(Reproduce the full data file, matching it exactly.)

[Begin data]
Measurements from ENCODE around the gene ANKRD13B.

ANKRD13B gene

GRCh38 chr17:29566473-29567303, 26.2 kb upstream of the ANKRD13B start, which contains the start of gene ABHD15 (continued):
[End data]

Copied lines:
Measurements from ENCODE around the gene ANKRD13B.

ANKRD13B gene

GRCh38 chr17:29566473-29567303, 26.2 kb upstream of the ANKRD13B start, which contains the start of gene ABHD15 (continued):